Lord, help us so to love you that we may see your hand working all things unto good. Quiet our fears, dispel our doubts, silence our murmurings. Put away from our minds all sad and gloomy thoughts and inspire us to trust always in your strength and your love.
And I pray with the whole Church for the Pope’s intentions this month:
That opportunities for education and employment may increase for all young people.
That catechists may give witness by living in a way consistent with the faith they proclaim.
What will survive of us is love. It may seem odd to begin such a reflection with a quote from a confirmed atheist, the English poet Philip Larkin but there is something striking about the precision and universality of this line that has remained with me, as a catechist, for many years.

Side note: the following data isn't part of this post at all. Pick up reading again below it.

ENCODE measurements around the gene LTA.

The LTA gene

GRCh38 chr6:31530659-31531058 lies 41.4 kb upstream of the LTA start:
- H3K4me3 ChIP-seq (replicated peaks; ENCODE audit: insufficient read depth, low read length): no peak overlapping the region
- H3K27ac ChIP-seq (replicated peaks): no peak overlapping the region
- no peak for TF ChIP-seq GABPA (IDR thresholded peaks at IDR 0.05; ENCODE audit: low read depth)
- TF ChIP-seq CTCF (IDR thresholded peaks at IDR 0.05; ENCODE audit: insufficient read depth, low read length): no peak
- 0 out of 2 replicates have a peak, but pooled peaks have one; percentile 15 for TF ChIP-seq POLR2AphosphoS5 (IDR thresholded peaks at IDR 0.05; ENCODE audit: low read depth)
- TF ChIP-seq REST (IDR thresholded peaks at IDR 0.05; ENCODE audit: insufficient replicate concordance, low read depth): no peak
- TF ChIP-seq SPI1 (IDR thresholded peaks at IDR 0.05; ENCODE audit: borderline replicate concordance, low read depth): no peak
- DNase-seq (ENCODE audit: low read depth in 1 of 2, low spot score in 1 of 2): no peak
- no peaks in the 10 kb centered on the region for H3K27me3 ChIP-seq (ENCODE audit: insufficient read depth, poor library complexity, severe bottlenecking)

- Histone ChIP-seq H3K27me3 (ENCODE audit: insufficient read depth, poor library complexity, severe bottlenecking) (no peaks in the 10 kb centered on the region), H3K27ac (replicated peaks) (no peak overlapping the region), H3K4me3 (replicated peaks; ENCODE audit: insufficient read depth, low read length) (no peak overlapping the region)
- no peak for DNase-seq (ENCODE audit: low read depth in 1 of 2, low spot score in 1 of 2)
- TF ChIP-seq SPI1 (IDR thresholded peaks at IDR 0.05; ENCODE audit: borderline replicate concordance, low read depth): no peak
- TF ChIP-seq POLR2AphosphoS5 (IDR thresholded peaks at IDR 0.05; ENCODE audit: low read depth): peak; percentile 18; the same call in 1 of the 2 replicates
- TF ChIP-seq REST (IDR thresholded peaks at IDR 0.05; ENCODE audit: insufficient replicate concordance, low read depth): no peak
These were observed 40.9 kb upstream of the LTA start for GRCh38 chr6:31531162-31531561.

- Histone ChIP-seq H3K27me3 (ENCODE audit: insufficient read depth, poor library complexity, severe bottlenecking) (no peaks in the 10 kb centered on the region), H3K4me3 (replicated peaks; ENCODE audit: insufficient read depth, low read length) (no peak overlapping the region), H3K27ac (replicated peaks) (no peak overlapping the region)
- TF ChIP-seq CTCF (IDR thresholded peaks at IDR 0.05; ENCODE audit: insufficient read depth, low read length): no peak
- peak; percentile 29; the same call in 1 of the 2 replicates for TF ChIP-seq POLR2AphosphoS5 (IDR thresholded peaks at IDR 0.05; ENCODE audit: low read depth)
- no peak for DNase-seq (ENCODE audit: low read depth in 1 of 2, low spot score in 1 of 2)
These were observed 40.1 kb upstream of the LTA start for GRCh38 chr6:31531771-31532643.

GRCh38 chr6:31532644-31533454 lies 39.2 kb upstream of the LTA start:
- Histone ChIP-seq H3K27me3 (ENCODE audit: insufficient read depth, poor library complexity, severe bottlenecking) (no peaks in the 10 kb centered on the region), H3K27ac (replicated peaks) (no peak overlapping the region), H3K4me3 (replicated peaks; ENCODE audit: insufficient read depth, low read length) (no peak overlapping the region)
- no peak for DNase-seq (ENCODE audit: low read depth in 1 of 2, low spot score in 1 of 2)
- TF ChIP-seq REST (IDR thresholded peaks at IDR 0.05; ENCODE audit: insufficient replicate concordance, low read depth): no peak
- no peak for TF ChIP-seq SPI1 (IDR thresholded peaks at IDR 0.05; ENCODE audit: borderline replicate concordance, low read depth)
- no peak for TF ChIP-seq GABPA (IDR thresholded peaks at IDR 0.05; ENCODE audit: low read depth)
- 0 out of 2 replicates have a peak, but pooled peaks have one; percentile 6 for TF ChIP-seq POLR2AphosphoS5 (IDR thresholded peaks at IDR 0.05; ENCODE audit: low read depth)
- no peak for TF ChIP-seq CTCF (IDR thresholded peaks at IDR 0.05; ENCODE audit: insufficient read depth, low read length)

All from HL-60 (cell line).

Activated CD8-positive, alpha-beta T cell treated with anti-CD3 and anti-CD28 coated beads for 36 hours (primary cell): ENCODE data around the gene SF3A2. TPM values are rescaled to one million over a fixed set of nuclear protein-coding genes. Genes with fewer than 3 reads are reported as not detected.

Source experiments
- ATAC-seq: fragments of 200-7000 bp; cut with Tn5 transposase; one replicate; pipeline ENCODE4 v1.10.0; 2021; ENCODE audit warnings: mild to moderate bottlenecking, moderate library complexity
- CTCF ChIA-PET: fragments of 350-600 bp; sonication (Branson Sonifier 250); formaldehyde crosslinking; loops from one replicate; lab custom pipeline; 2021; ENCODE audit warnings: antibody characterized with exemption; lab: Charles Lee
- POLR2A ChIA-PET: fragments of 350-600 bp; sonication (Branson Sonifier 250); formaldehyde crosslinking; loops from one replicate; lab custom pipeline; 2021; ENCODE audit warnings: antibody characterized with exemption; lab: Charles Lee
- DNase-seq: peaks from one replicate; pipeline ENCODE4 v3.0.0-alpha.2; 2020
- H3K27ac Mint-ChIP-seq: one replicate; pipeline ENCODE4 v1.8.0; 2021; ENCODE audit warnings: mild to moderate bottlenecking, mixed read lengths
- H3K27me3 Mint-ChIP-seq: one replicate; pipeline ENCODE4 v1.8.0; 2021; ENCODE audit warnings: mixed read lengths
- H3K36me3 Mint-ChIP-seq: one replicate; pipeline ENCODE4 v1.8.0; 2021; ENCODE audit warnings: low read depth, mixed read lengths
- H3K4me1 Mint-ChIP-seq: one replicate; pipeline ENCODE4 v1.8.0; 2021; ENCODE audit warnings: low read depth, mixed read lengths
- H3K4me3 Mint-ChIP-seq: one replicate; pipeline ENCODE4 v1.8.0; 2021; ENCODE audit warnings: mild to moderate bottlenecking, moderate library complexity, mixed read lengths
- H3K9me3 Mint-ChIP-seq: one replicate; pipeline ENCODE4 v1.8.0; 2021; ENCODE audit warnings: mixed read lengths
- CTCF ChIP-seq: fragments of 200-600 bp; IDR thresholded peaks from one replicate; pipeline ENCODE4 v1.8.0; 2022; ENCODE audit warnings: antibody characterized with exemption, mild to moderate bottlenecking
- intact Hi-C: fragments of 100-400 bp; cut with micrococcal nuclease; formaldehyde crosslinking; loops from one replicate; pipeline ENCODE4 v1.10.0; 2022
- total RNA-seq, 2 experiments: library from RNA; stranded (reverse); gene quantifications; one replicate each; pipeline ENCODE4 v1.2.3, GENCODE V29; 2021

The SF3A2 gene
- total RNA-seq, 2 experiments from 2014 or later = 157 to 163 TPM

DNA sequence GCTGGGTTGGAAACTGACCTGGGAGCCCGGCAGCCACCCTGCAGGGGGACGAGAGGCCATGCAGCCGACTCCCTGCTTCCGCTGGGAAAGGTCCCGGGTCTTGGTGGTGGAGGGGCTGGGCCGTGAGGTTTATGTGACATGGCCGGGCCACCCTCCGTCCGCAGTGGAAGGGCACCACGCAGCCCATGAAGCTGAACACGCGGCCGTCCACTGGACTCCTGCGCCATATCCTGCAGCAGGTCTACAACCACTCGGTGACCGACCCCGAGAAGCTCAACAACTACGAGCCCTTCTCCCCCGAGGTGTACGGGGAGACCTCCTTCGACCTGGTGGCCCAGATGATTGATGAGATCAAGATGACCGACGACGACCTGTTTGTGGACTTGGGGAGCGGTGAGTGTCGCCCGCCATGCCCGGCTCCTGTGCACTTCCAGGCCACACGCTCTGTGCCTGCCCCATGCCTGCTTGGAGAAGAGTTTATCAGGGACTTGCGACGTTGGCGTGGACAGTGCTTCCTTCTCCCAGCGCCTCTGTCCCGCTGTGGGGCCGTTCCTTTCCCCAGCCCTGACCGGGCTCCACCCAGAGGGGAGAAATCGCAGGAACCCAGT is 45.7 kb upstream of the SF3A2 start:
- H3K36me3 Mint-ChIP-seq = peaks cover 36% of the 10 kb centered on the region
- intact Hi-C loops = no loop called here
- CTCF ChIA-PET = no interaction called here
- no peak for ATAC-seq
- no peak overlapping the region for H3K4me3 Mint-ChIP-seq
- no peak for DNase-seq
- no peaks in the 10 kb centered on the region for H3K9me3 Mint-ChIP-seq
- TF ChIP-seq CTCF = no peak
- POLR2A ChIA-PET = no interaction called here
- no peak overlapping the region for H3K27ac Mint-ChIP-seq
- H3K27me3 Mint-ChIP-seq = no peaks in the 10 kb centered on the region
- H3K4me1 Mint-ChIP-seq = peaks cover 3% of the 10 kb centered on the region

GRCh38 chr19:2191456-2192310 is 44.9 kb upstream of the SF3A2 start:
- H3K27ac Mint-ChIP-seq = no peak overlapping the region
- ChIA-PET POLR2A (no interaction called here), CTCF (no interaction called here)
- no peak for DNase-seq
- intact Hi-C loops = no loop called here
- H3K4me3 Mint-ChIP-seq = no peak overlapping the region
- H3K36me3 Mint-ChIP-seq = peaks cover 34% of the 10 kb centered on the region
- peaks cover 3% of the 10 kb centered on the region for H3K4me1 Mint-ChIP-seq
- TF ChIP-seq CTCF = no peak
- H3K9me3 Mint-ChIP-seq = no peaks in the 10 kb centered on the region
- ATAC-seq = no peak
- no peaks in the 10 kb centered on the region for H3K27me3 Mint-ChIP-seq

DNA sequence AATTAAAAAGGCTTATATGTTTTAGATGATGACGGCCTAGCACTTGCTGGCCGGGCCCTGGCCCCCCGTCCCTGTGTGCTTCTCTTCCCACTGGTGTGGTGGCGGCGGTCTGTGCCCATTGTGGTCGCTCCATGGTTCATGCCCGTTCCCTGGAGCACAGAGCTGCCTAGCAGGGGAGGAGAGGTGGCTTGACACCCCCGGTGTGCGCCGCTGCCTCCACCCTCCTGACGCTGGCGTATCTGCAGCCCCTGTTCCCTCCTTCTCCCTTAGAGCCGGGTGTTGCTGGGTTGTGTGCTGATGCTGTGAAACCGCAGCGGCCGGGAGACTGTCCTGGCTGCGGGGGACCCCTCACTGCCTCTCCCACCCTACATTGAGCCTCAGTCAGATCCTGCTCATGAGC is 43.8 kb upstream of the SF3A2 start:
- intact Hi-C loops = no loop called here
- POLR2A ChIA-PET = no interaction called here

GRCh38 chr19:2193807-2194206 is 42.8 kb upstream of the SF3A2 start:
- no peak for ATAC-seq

The role of the catechist begins, of course, at Baptism as we receive our commission to go and bear witness, and continues throughout life as we endeavour to teach, to guide, to explain and, indeed, to provoke young (and not so young) minds into thought and reflection. We catechists are in a privileged and unusual position in that as we teach the student, so too do we continue to learn; as we preach, so too do we remind ourselves of our obligations and responsibilities.
So when we teach we must remember doctrine, we must discuss tradition, we must engender a respect for Scripture, but above all we must love. We must love because that is what we have been taught to do. The Gospels overflow with love. The Sermon on the Mount inspires us to love. The 'New Commandment' compels us to love.
Therefore our earthly legacy is love. We will be remembered primarily not for what we have taught but how we make people feel. What will survive of us is love.
- Shane Heslin, extracted from Living Prayer